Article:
In a little blue metal building on Lagoon Pond Road in Vineyard Haven, home to Chicken Alley Thrift Shop, commodities and commerce circulate in a constant churn. In the last year, the store processed 275,000 items and they are on track for more than $1 million in sales this year, all going to Martha’s Vineyard Community Services.

But among a river of merchandise, sometimes an exceptional item rises to the top.

Last spring, a small, gouache painting was picked out of a field of anonymous donations by Anastasia Sargent, who has been volunteering to help organize and price art for the thrift store for the last four years. The work of art turned out to have an important pedigree, painted by renowned Nigerian artist Ben Enwonwu. Last week it went to auction at Sotheby’s, selling for $10,000.

It is the most expensive single sale in the history of Chicken Alley.

Ben Enwonwu held exhibitions in London, Milan, New York City, Boston and Washington D.C. — Courtesy Sotheby's

“That’s kind of the magic of our store,” said Jessica Tartell, director of operations for Chicken Alley.

“We have donors who have led really interesting lives and have traveled the world,” she continued. “They are collectors of interesting things, they pick things up throughout their travels and they bring them back to their home here.”

Most of the store’s donations come with little information, Ms. Tartell said, often dropped off after cleaning out a family member’s home. Once donated, it is up to Chicken Alley volunteers to sort and price the items, keeping a lookout for more valuable items to be sold off-Island.

While some pieces have previously been sold at auction on Cape Cod, Ms. Tartell said this is the first piece to

have made it to Sotheby’s, a prestigious London-based auction house.

“It was so exciting,” Ms. Tartell said of the online auction, which netted a price more than a thousand British pounds higher than estimated. “I was just watching [the price] refresh every few minutes . . . . It was really special.”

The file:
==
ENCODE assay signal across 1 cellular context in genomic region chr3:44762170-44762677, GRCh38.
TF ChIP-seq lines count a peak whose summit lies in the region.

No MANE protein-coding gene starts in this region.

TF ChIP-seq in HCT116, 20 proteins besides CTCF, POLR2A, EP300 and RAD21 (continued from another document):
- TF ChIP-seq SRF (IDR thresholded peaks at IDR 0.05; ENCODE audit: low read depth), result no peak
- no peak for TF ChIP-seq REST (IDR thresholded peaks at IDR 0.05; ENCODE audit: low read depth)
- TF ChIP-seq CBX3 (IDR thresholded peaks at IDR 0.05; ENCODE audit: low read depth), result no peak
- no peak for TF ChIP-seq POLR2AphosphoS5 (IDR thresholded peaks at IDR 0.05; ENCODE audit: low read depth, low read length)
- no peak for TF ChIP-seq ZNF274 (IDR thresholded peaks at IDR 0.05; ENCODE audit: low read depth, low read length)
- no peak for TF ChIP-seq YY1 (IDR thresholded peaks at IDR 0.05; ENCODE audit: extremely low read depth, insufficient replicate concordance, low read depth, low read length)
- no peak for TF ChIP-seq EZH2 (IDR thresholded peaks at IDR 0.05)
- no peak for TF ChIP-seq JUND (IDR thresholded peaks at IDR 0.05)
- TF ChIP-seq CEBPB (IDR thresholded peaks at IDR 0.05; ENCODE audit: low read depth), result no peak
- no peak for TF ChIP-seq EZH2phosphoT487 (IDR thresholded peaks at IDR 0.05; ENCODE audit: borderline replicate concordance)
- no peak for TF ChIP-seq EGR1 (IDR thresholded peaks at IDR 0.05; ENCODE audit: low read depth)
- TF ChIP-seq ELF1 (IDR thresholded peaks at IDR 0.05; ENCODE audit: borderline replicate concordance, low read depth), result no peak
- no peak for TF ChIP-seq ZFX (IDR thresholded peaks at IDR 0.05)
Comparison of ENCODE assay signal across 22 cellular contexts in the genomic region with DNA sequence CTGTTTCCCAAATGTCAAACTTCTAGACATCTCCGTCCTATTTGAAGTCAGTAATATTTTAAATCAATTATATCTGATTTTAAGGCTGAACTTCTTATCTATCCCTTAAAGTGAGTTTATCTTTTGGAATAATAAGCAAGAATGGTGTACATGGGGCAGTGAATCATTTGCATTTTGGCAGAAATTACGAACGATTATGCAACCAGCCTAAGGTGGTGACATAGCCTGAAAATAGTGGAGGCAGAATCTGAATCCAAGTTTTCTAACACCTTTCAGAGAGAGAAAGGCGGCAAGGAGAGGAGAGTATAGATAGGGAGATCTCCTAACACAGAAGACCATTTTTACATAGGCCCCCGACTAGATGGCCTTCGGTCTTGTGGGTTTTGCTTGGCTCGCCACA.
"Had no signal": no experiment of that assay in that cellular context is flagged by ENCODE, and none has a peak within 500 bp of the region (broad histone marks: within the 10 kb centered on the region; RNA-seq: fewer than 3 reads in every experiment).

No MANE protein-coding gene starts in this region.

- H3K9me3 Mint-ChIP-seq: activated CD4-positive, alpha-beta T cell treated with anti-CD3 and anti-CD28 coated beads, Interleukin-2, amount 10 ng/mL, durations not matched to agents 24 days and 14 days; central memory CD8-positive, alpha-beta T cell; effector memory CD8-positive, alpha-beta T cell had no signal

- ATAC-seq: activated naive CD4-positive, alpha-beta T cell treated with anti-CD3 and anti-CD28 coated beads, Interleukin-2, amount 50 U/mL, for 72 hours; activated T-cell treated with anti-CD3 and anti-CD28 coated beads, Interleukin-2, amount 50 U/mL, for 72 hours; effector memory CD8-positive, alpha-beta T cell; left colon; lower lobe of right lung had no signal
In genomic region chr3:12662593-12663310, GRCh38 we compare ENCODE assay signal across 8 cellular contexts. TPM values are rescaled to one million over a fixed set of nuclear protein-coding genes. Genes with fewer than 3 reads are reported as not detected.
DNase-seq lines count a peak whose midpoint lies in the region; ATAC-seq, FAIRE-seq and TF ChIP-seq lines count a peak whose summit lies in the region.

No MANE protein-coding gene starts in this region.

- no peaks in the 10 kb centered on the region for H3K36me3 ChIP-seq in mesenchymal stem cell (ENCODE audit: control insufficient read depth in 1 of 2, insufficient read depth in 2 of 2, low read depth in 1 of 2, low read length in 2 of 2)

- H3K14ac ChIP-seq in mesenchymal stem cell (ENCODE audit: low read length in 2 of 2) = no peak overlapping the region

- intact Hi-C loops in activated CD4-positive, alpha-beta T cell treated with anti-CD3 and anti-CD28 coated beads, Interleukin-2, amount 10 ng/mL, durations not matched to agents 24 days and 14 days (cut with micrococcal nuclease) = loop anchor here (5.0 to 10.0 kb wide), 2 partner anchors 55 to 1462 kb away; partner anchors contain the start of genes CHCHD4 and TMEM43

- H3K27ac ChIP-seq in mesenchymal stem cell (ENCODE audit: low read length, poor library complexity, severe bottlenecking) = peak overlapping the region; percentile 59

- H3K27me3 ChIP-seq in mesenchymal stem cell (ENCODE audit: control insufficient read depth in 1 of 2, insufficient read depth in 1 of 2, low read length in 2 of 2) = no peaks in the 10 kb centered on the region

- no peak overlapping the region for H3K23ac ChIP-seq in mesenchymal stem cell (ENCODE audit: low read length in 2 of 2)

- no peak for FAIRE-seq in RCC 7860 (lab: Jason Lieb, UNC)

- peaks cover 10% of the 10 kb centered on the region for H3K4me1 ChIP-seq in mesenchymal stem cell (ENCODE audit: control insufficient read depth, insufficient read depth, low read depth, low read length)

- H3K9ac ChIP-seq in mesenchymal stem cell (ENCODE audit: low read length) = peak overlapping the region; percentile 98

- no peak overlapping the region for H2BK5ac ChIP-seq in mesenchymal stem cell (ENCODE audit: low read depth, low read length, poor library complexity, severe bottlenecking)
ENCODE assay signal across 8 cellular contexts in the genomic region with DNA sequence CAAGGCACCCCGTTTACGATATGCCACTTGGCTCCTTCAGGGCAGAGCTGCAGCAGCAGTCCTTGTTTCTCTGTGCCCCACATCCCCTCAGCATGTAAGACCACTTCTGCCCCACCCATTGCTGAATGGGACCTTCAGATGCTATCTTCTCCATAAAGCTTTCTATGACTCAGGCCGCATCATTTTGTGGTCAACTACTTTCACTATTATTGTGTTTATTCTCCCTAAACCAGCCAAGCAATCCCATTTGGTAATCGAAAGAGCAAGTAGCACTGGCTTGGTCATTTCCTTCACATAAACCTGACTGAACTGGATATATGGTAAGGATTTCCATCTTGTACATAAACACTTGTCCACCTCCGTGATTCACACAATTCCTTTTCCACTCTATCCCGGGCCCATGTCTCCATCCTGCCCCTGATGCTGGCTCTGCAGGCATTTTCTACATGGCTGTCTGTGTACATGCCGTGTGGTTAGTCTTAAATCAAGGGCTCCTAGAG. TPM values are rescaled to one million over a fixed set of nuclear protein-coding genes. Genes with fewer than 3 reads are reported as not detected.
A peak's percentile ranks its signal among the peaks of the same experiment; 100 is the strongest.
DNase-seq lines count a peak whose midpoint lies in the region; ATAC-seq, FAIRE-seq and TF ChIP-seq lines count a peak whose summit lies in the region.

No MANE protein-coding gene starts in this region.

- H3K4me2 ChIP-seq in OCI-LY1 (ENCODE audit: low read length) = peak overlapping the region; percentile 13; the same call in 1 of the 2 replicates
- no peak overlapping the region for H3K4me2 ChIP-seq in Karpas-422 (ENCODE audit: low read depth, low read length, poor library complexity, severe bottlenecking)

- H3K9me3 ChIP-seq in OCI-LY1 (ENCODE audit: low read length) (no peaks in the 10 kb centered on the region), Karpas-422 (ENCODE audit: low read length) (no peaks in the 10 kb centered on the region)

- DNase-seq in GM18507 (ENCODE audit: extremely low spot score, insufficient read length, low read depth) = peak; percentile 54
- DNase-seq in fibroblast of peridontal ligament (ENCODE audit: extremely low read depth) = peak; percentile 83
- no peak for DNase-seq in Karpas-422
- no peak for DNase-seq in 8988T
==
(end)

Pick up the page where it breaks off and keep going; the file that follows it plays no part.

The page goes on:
Ms. Sargent credited an Island art background — growing up in her mother’s Sargent Gallery in Aquinnah — for cultivating her aesthetic eye.

“She really has an eye for it,” Ms. Tartell said. “And I don’t think that’s something you can learn overnight.”

Ms. Sargent earned an art degree in college and then worked at several Los Angeles galleries, which gave her perspective on international artists, she said.

It's not easy finding a needle in the art haystack. — Zivah Solomon

“I research most of the art pieces based on the signature,” Ms. Sargent said, of her donation-sorting process. “I’m more meticulous about it than the average volunteer or employee there, just because I’m really interested in art, and I love art.”

Though Ms. Sargent hadn’t initially heard of Mr. Enwonwu, she immediately knew the painting was special. While researching his name, she found a series of articles on Mr. Enwonwu’s legacy as one of the first internationally-acclaimed African artists. During his career, Mr. Enwonwu held exhibitions in London, Milan, New York City, Boston and Washington D.C., among others. Queen Elizabeth II sat for a portrait sculpture by the artist, which Mr. Enwonwu unveiled in London in 1957.

The find, said Ms. Tartell, coincided with preexisting plans for Sotheby’s to host an auction of modern African art.

“It was really, truly complete serendipity,” she said. “The timing was great.”

Still, even after the painting netted five figures at Sotheby’s, little is known about its story. Mr. Enwonwu died in 1994.

Ms. Sargent theorized the small composition may have been a study for a larger work of Mr. Enwonwu, but they have no information on the provenance of the painting, or how it came to land on the Island.

“For all we know they purchased it on a Peace Corps or visit to Nigeria, and they brought it home and put it away and never thought about it again,” Ms. Tartell said. “But one thing we want are donors to know is that we do really take their donations seriously. We value them. Especially when something like this comes along.”